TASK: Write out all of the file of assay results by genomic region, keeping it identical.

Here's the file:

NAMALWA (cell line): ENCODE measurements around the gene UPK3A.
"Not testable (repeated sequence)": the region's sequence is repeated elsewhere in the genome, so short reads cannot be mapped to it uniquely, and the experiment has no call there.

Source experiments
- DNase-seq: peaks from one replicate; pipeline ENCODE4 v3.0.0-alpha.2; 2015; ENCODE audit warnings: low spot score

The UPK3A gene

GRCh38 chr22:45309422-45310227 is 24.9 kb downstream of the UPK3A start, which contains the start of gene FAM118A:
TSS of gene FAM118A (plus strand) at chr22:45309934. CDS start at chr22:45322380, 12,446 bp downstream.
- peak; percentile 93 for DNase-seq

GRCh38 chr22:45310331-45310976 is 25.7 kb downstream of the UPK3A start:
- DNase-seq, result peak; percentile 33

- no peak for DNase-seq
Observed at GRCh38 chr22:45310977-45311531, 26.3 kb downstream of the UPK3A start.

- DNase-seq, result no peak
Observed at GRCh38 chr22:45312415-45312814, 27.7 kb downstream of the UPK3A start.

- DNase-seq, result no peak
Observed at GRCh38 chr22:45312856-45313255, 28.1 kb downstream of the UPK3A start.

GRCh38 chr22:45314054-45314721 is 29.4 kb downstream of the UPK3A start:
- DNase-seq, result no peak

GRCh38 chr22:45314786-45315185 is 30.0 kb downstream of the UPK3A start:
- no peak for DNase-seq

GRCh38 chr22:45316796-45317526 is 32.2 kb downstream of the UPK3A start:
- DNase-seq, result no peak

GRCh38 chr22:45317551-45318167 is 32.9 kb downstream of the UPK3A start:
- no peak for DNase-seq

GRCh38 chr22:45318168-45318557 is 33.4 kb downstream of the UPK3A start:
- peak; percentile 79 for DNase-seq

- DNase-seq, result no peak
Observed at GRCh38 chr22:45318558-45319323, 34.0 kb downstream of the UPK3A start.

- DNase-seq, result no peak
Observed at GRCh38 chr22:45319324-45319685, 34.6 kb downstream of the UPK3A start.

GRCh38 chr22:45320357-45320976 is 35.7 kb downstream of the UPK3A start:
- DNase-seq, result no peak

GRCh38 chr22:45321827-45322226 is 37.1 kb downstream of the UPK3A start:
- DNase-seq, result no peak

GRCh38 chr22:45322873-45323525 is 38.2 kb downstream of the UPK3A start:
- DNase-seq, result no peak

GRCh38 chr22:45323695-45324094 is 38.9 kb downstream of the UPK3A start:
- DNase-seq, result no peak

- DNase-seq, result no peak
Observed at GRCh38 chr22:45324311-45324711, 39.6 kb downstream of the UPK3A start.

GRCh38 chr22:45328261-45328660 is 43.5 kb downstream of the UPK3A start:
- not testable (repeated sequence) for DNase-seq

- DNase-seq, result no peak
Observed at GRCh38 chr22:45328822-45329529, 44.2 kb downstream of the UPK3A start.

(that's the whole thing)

NAMALWA (cell line): ENCODE measurements around the gene UPK3A.
"Not testable (repeated sequence)": the region's sequence is repeated elsewhere in the genome, so short reads cannot be mapped to it uniquely, and the experiment has no call there.

Source experiments
- DNase-seq: peaks from one replicate; pipeline ENCODE4 v3.0.0-alpha.2; 2015; ENCODE audit warnings: low spot score

The UPK3A gene

GRCh38 chr22:45309422-45310227 is 24.9 kb downstream of the UPK3A start, which contains the start of gene FAM118A:
TSS of gene FAM118A (plus strand) at chr22:45309934. CDS start at chr22:45322380, 12,446 bp downstream.
- peak; percentile 93 for DNase-seq

GRCh38 chr22:45310331-45310976 is 25.7 kb downstream of the UPK3A start:
- DNase-seq, result peak; percentile 33

- no peak for DNase-seq
Observed at GRCh38 chr22:45310977-45311531, 26.3 kb downstream of the UPK3A start.

- DNase-seq, result no peak
Observed at GRCh38 chr22:45312415-45312814, 27.7 kb downstream of the UPK3A start.

- DNase-seq, result no peak
Observed at GRCh38 chr22:45312856-45313255, 28.1 kb downstream of the UPK3A start.

GRCh38 chr22:45314054-45314721 is 29.4 kb downstream of the UPK3A start:
- DNase-seq, result no peak

GRCh38 chr22:45314786-45315185 is 30.0 kb downstream of the UPK3A start:
- no peak for DNase-seq

GRCh38 chr22:45316796-45317526 is 32.2 kb downstream of the UPK3A start:
- DNase-seq, result no peak

GRCh38 chr22:45317551-45318167 is 32.9 kb downstream of the UPK3A start:
- no peak for DNase-seq

GRCh38 chr22:45318168-45318557 is 33.4 kb downstream of the UPK3A start:
- peak; percentile 79 for DNase-seq

- DNase-seq, result no peak
Observed at GRCh38 chr22:45318558-45319323, 34.0 kb downstream of the UPK3A start.

- DNase-seq, result no peak
Observed at GRCh38 chr22:45319324-45319685, 34.6 kb downstream of the UPK3A start.

GRCh38 chr22:45320357-45320976 is 35.7 kb downstream of the UPK3A start:
- DNase-seq, result no peak

GRCh38 chr22:45321827-45322226 is 37.1 kb downstream of the UPK3A start:
- DNase-seq, result no peak

GRCh38 chr22:45322873-45323525 is 38.2 kb downstream of the UPK3A start:
- DNase-seq, result no peak

GRCh38 chr22:45323695-45324094 is 38.9 kb downstream of the UPK3A start:
- DNase-seq, result no peak

- DNase-seq, result no peak
Observed at GRCh38 chr22:45324311-45324711, 39.6 kb downstream of the UPK3A start.

GRCh38 chr22:45328261-45328660 is 43.5 kb downstream of the UPK3A start:
- not testable (repeated sequence) for DNase-seq

- DNase-seq, result no peak
Observed at GRCh38 chr22:45328822-45329529, 44.2 kb downstream of the UPK3A start.